Katrina fundamentally altered the way those inside and outside New Orleans viewed the city. To those living in New Orleans, the telltale watermark stains left by the epic flooding clearly distinguished O.C. Haley Boulevard as ‘high ground’ that did not flood. To those outside New Orleans, particularly local and national foundations and philanthropies, O.C. Haley Boulevard bordered one of the city’s toughest neighborhoods with one of its deepest pockets of poverty. Outsiders also appreciated that the Boulevard was surrounded by areas of significant strength, including the city’s wealthier Uptown neighborhoods, the Central Business District, St. Charles Avenue, and the former C.J. Peete (Magnolia) development which was a 1930s-era public housing development then-slated to receive millions of dollars in HUD funds for complete redevelopment into the new mixed-income Harmony Oaks community.
Outside funders immediately saw the Boulevard in a new way. It stood out not only as a neighborhood where the private foundations and philanthropic funders saw they could achieve programmatic goals of creating more equitable, inclusive, and prosperous inner-city neighborhoods, but also these private funders were buoyed by the fact that high levels of investment were occurring all around the Boulevard. Further, just as foundations and philanthropies were looking to leverage their investments, so too was the New Orleans Redevelopment Authority (NORA), which was responsible for making decisions about deployment of a tranche of federal disaster block grant monies for commercial corridor investments. It was a ‘no brainer’ for NORA to join the catalytic investments of the Greater New Orleans Foundation, Kellogg, Rockefeller, Ford, Surdna, and the J.P. Morgan Chase Foundations.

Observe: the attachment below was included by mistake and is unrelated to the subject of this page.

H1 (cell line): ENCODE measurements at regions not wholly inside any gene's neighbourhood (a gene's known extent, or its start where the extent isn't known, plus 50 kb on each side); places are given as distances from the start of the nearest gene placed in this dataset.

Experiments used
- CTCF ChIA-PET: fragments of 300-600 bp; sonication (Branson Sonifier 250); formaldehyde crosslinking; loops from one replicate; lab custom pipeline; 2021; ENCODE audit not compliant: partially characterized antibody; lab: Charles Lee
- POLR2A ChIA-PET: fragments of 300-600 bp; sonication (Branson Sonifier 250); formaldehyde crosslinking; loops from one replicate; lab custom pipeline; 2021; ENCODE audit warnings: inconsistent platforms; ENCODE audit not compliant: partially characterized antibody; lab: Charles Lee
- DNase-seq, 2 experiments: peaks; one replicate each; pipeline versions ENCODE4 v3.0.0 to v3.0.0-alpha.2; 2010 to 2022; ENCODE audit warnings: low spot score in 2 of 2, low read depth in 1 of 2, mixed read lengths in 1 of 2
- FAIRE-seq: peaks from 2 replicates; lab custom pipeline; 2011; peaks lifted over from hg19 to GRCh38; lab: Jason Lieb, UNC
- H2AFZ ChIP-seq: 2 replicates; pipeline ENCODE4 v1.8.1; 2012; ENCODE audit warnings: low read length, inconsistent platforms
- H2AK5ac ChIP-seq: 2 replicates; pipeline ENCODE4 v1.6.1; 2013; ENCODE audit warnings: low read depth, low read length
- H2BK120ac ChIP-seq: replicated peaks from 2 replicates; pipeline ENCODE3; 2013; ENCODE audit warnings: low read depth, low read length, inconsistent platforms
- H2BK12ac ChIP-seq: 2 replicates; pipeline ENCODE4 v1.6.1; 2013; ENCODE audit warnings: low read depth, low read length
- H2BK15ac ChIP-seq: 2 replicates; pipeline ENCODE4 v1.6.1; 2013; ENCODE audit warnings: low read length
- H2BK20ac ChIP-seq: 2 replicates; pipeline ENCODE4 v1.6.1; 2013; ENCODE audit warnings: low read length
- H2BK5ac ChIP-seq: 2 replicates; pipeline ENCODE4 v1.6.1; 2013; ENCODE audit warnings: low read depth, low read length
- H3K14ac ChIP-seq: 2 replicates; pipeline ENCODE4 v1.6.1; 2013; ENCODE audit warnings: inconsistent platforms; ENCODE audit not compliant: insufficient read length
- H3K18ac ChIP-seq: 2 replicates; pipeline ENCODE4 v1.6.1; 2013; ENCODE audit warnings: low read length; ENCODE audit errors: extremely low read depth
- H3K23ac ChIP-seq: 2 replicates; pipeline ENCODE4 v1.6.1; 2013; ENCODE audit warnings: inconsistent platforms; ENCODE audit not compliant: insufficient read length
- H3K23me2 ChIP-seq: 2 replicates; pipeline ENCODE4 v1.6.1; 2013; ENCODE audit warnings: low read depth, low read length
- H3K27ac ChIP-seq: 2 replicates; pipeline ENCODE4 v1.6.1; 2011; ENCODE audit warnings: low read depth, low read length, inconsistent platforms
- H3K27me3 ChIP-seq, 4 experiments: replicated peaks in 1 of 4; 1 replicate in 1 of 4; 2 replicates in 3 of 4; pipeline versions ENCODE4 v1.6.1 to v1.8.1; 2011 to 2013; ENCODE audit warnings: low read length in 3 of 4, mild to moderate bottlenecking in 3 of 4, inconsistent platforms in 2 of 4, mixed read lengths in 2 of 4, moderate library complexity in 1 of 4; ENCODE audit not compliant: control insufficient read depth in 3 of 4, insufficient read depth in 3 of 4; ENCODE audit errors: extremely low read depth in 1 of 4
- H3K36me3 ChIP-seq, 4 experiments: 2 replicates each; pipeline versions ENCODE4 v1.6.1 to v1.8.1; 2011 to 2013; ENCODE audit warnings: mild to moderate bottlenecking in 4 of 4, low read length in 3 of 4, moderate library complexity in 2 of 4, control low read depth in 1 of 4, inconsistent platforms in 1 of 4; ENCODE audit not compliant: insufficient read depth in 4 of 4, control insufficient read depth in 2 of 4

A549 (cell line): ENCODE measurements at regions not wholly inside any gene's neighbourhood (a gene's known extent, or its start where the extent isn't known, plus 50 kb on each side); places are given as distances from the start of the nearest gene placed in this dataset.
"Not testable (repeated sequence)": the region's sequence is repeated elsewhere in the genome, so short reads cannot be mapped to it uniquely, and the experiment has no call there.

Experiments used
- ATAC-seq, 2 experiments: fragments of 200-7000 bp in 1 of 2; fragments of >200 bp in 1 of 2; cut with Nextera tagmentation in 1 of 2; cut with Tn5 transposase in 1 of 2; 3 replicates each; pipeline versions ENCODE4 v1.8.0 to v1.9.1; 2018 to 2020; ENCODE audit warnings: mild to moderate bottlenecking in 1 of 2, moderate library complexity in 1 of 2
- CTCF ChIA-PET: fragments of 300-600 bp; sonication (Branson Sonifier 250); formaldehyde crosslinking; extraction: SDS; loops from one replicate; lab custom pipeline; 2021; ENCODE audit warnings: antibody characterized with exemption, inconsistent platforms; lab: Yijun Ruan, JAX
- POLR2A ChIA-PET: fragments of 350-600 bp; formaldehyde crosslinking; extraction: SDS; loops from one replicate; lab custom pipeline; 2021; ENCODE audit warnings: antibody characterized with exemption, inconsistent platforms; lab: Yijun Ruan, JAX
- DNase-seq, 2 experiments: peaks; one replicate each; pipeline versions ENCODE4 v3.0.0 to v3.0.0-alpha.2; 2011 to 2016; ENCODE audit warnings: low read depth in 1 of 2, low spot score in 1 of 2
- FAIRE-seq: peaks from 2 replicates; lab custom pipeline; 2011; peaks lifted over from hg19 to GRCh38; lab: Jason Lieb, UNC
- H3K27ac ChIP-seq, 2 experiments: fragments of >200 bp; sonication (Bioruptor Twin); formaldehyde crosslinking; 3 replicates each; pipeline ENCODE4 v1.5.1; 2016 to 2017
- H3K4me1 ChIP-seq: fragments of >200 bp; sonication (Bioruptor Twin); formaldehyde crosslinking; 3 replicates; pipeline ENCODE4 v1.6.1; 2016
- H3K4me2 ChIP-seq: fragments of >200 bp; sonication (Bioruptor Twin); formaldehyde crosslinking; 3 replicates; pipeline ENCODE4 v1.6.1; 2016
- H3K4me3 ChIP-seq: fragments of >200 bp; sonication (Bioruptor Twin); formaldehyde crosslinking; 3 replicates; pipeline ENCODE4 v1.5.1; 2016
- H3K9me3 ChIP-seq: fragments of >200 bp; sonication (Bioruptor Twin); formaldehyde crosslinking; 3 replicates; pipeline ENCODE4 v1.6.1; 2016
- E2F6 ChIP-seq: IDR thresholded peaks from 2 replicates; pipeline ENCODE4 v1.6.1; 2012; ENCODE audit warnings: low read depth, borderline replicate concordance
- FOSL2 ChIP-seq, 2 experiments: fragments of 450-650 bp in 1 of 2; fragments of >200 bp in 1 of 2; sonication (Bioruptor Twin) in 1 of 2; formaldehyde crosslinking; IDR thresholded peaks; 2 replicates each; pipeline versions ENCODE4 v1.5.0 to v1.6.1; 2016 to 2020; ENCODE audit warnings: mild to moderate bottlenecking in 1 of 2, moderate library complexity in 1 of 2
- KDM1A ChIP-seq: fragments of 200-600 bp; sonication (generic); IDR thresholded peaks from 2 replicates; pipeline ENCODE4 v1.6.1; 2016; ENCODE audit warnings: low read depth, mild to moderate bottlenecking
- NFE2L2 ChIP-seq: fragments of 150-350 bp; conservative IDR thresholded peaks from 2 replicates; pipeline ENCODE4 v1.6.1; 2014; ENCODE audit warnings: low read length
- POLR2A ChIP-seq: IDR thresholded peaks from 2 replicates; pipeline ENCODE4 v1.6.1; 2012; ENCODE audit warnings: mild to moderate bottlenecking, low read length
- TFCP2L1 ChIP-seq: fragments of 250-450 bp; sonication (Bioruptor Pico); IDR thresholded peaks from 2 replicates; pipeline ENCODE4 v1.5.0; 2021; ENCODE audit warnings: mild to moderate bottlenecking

Make no mistake – even with this level of interest, the Boulevard was hardly awash in cash. In a post-Lehman Brothers world, banks had a low temperature for risk, and in post-Katrina New Orleans where the levee and flood control system rebuilding was not yet complete, caution was the rule for commercial lenders. But what the philanthropic and government funding accomplished was to make the development ‘math’ work for deals dependent on tax credits and tax exempt bonds. A non-profit developer could run a development pro forma that now yielded at least a sliver of a development fee. The challenge for those developers and their clients was to complete successful residential and commercial development projects that would help New Orleanians and visitors alike see O.C. Haley Boulevard as a safe place to live and work. As Laborde explains, this was the “show me stage” of the corridor’s redevelopment. Beginning in 2007, this is exactly what the Boulevard’s stakeholders began to do.
Over the last seven years, GCHP and the Boulevard’s other stakeholders have completed a steady stream of housing, restaurant, office and retail projects. The first pivotal project was GCHP’s completion of The Muses, a 263-unit mixed-income apartment community, which opened in 2009. This project brought hundreds of new residents to the Boulevard and helped bridge the three-block real estate market 'canyon' between St. Charles Avenue and the Boulevard.